How Are Boundaries Drawn in Relationships?
Chloë Bass examines modes of intimacy in online and offline relationships
Through every relationship, you’re operating around an understanding of your own boundaries. A lot of our understandings of ourselves are shaped by non-introspection—by these points of connection, friction, or contact that help us understand what our boundaries, or edges, really are. What is my edge? The flip side of that is, what do I allow into me? We have this very penetrative way of understanding relationships. You are giving consent to allow something else into your body or your mind. This idea of consent is really moveable and slippery. I don’t mean this in terms of sexual consent, just to be really clear, but in terms of other types of consent. I don’t think that love is a consensual action or feeling. You can love somebody and they didn’t necessarily give their consent to be loved by you, or they did give their consent to be loved by you, but not in the way you do it.
As we start to entertain landscapes of language, or ideas of gesture, mimicry, and storytelling, there’s a lot of permeability in the things that make us, us. Especially if you’re a person who has to code switch a lot. My new understanding of intimacy is non-linear. In coming to understand what is truly intimate, it’s understanding that our life is made up of very, very small moments, but that some of them hold these extremely resonant connections, whether we’re willing to acknowledge that or not. How we see other people not only shapes how we see ourselves, but much bigger things that we don’t think of as personal, like how we make laws and enforce them, how we plan cities, and how we do all kinds of stuff that seems non-emotional. It’s highly emotional. If we acknowledge it as such, we can see how some of these big crises came to be, not just through practical structures, but through the feelings around it. No one makes good decisions from a point of feeling threatened or anxious. Threat, anxiety, and scarcity have been the dominant emotional mode of contemporary society for a long time.
In terms of non-emotional things that are actually emotional, I’ve been working on a series on Instagram called The Parts. A lot of the motivation behind The Parts is that whenever something happens in the world, you’re always already doing something, right? One example is watching an impeachment trial, but simultaneously arguing with your partner, or feeling really joyful because you jumped rope in the morning, or being in the middle of cleaning. All these tiny associated little moments get wrapped up into your reactions. With The Parts, I’m calling attention to the processes of everyday life that are deeply embedded with current events but that get left out of history. I don’t necessarily want to push to include that history. What I do want to do is understand that whoever writes the history, their daily moments, feelings, and associations do become a part of the way that history is written. Just knowing that would be like imagining if other, different daily moments became part of that process.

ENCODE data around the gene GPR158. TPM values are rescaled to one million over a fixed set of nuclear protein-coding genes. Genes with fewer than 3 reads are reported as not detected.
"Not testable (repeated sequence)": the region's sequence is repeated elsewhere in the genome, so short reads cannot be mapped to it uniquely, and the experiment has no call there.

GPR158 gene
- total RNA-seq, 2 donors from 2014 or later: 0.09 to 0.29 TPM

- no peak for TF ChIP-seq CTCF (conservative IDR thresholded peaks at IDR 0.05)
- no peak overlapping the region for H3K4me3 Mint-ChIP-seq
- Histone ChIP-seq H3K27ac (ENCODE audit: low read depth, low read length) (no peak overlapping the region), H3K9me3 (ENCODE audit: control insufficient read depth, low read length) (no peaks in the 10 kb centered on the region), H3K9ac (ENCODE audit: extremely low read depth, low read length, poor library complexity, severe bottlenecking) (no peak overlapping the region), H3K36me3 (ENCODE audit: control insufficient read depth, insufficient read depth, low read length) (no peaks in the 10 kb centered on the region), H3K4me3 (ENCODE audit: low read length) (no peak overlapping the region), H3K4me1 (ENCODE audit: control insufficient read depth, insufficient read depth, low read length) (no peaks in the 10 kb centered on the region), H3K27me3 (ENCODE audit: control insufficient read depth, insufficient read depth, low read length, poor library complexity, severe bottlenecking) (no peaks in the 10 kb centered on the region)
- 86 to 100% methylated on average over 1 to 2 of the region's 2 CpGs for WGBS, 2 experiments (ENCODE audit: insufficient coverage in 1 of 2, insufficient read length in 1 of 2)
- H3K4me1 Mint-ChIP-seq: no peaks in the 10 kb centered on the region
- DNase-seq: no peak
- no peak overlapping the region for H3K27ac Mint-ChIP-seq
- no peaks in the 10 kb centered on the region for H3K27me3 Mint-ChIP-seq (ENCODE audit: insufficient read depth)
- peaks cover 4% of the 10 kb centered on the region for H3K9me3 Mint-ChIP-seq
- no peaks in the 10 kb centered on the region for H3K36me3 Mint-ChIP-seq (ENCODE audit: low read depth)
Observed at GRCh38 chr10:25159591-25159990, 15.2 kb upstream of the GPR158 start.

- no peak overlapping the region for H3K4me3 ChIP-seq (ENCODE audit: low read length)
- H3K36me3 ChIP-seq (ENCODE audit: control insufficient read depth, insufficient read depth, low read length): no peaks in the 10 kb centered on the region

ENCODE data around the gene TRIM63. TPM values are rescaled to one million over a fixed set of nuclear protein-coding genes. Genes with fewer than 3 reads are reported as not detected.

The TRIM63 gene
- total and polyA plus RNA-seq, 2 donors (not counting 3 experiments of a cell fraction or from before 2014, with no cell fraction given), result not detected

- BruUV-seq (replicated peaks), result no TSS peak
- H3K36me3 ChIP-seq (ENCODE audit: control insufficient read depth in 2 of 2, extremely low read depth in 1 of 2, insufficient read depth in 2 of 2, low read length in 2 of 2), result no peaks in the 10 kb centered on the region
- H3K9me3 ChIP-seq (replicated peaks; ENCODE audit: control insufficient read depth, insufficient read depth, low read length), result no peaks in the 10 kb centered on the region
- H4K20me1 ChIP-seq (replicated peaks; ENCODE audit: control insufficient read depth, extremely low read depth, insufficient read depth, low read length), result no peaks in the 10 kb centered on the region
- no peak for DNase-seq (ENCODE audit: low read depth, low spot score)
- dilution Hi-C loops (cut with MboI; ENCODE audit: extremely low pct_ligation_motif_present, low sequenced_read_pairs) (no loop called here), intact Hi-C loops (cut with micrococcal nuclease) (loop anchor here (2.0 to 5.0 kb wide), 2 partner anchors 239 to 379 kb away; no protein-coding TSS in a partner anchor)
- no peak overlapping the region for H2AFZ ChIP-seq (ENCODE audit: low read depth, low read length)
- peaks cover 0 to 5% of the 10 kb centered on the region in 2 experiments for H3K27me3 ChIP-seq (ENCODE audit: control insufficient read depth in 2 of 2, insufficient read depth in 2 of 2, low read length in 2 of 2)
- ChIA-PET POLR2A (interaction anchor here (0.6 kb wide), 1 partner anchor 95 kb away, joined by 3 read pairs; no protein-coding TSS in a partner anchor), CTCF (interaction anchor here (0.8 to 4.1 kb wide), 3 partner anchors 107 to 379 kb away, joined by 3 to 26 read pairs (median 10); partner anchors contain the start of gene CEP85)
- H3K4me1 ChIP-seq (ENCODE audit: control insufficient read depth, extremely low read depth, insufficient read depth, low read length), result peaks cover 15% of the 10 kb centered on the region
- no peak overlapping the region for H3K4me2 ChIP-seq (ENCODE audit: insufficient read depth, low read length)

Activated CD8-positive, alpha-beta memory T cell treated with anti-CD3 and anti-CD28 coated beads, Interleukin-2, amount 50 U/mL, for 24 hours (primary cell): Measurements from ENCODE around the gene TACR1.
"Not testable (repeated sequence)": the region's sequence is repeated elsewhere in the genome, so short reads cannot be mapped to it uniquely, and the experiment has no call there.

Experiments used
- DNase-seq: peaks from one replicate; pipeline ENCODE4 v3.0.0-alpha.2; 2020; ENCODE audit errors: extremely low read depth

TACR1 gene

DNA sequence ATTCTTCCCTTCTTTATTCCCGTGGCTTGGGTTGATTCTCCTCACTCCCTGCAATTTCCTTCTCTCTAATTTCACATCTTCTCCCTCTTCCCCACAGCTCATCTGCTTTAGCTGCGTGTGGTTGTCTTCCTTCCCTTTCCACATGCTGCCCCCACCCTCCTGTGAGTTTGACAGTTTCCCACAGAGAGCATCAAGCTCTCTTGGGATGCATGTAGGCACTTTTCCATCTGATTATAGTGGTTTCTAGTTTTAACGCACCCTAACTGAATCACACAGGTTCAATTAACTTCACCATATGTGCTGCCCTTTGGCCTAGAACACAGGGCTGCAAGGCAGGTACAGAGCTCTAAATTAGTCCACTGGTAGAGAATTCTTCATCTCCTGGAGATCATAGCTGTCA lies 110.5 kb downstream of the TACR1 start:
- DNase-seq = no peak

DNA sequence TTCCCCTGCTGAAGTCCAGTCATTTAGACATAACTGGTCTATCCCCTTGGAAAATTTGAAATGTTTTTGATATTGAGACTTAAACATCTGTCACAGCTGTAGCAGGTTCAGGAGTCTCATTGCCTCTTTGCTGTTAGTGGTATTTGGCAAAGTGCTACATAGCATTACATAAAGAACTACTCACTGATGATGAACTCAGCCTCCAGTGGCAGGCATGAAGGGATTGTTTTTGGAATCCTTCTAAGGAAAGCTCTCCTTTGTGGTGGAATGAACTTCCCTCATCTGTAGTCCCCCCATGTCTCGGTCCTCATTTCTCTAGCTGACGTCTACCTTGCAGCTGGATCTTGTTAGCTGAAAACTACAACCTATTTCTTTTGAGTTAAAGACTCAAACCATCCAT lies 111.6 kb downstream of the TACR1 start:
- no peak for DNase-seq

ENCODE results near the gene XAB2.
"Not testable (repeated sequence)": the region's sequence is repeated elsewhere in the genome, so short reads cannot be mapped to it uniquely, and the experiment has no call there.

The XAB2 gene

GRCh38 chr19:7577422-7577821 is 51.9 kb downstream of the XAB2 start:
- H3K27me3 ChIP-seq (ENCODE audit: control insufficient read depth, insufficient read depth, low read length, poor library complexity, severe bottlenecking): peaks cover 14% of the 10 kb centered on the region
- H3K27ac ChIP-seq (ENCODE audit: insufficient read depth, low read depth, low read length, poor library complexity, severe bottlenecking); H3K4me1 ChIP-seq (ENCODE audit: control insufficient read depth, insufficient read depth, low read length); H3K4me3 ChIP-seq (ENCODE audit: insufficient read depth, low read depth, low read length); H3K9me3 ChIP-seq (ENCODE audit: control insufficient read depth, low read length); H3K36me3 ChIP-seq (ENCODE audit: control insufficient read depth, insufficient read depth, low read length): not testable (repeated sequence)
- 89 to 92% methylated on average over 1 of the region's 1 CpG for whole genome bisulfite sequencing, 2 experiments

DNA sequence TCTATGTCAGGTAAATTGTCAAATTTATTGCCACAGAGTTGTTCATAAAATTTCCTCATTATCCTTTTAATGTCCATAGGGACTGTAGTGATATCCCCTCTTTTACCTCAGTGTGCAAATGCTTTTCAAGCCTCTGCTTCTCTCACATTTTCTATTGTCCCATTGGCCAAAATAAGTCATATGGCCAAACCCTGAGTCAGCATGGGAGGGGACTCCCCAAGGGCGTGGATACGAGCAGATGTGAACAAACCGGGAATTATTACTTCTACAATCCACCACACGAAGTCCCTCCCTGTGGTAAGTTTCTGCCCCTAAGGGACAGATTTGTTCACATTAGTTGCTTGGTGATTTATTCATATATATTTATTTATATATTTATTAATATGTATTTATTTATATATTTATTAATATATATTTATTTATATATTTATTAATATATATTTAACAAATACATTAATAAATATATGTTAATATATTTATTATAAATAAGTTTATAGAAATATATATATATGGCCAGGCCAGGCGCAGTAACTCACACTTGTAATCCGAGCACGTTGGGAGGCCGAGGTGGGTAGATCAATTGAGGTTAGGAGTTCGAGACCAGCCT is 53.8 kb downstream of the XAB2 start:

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This is the third project that I’ve made on Instagram. I haven’t really been engaging with intimate relationships online lately at all, but I’m still interested in the Internet as a platform where it seems more okay to talk about feelings. When we’re not in front of each other in our bodies, it’s more okay to talk about our feelings. I’m thinking about feelings as internal landscapes. If you don’t see your beloved for five years, where is the relationship? It’s inside you. Maybe that’s partially fiction, but all of our love is partially fiction. We do invent the people we love, at least to some extent, and that’s okay as long as we acknowledge that we’re doing it. It’s heartbreaking when we don’t or can’t acknowledge it. Then what you’re saying is, I’m allowing my own borders, my boundaries, to be breached by the carrying of this person inside of me eternally, or for five years, or for thirteen years, or until the next interesting person comes along. That carrying becomes a combination of you and the other person that shifts who you are, and in a reciprocal relationship, shifts who you both are, such that you have new boundaries and find new ways of caring.